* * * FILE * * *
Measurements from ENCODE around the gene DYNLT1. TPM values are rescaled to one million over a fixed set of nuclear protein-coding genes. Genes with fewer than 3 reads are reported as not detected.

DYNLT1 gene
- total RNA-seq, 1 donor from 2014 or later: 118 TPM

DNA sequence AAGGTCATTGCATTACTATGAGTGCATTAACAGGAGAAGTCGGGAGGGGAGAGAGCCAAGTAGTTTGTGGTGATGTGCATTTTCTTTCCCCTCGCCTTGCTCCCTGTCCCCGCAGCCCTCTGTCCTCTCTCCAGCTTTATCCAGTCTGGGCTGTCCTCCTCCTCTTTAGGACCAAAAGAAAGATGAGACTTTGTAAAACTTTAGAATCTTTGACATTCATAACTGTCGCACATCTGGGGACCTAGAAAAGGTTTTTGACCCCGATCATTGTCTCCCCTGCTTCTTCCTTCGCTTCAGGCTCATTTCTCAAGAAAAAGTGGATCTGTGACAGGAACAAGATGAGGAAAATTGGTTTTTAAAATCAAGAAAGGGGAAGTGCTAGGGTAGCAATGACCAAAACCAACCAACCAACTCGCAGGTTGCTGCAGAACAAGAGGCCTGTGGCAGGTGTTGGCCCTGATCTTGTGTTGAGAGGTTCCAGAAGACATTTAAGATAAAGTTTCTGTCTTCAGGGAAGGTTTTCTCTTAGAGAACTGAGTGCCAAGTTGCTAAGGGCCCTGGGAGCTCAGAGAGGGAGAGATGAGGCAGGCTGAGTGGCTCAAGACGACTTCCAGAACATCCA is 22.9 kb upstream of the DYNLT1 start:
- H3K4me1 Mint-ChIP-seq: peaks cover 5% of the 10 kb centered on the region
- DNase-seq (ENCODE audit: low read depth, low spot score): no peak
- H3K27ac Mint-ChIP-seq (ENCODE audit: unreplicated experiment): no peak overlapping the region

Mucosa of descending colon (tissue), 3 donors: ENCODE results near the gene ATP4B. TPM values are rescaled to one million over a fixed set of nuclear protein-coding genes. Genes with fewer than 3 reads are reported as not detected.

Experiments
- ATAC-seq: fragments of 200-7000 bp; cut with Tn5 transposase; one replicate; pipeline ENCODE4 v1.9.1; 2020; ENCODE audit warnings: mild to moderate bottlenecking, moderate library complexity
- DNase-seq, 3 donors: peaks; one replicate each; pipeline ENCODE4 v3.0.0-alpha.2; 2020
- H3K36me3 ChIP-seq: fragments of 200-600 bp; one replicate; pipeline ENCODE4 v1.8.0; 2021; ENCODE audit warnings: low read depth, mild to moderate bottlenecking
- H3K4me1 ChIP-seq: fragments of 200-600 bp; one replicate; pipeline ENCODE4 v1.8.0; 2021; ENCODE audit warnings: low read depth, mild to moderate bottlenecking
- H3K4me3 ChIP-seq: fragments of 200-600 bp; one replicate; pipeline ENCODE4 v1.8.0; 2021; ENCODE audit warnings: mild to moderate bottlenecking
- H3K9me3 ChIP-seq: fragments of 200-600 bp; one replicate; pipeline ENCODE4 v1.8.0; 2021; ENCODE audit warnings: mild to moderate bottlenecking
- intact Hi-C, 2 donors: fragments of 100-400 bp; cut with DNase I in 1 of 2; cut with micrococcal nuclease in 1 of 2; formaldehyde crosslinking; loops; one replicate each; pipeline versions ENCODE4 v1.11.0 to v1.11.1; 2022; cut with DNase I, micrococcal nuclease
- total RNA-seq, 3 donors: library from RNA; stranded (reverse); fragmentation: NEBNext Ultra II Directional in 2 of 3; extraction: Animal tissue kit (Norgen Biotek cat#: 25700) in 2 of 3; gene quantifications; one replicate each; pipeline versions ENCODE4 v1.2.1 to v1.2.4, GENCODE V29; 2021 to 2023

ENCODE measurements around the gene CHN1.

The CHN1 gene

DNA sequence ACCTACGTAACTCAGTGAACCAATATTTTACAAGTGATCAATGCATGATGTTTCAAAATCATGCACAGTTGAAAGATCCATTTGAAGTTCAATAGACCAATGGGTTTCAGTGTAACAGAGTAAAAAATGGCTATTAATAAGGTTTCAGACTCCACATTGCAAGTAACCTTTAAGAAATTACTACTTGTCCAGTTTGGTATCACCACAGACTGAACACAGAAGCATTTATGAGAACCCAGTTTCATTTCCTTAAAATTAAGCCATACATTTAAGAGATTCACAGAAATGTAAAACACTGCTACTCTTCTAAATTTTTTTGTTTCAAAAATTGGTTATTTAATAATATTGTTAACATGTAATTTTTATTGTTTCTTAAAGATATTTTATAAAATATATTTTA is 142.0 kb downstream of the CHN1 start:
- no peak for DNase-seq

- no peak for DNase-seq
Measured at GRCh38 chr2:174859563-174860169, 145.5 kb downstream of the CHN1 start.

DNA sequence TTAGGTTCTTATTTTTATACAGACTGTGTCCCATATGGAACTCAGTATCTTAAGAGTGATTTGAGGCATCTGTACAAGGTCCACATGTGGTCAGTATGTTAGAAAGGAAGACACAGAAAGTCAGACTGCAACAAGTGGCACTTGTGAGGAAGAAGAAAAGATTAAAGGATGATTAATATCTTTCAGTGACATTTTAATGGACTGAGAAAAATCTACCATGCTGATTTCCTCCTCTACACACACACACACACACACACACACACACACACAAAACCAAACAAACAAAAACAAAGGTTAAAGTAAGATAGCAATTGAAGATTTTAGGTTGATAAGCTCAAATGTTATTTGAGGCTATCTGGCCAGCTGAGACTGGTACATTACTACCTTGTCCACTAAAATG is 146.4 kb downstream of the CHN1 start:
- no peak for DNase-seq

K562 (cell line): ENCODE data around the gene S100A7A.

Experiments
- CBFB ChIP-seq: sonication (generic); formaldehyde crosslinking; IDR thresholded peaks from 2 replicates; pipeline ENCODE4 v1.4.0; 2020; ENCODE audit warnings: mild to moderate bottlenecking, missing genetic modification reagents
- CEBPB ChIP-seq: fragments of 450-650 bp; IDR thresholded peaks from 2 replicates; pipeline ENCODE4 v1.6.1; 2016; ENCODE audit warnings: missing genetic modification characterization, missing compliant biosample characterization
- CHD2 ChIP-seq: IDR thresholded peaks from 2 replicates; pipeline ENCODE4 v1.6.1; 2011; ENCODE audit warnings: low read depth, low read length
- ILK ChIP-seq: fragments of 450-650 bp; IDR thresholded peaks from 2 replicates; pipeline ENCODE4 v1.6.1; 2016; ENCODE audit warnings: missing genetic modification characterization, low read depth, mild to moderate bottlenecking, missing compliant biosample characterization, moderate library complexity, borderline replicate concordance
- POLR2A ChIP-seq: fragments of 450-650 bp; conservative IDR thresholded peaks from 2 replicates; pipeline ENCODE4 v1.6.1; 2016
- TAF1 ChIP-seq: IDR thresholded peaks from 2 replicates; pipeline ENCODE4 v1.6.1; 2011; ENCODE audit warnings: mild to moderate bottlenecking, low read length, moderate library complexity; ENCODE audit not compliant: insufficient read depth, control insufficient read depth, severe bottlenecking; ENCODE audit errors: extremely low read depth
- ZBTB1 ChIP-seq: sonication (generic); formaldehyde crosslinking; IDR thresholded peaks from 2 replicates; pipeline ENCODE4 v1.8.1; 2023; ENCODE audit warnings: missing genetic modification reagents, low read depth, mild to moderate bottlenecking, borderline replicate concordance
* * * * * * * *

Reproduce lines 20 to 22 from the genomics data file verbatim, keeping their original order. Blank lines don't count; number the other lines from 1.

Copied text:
DNA sequence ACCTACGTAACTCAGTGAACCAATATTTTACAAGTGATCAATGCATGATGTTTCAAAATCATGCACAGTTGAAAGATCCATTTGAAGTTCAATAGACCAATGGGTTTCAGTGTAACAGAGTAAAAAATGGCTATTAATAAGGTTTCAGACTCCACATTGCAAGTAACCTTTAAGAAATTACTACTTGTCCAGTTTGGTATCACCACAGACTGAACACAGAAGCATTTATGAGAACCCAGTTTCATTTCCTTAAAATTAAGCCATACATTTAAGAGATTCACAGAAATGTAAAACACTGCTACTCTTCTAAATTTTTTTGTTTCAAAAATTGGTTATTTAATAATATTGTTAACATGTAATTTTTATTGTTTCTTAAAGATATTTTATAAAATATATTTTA is 142.0 kb downstream of the CHN1 start:
- no peak for DNase-seq

- no peak for DNase-seq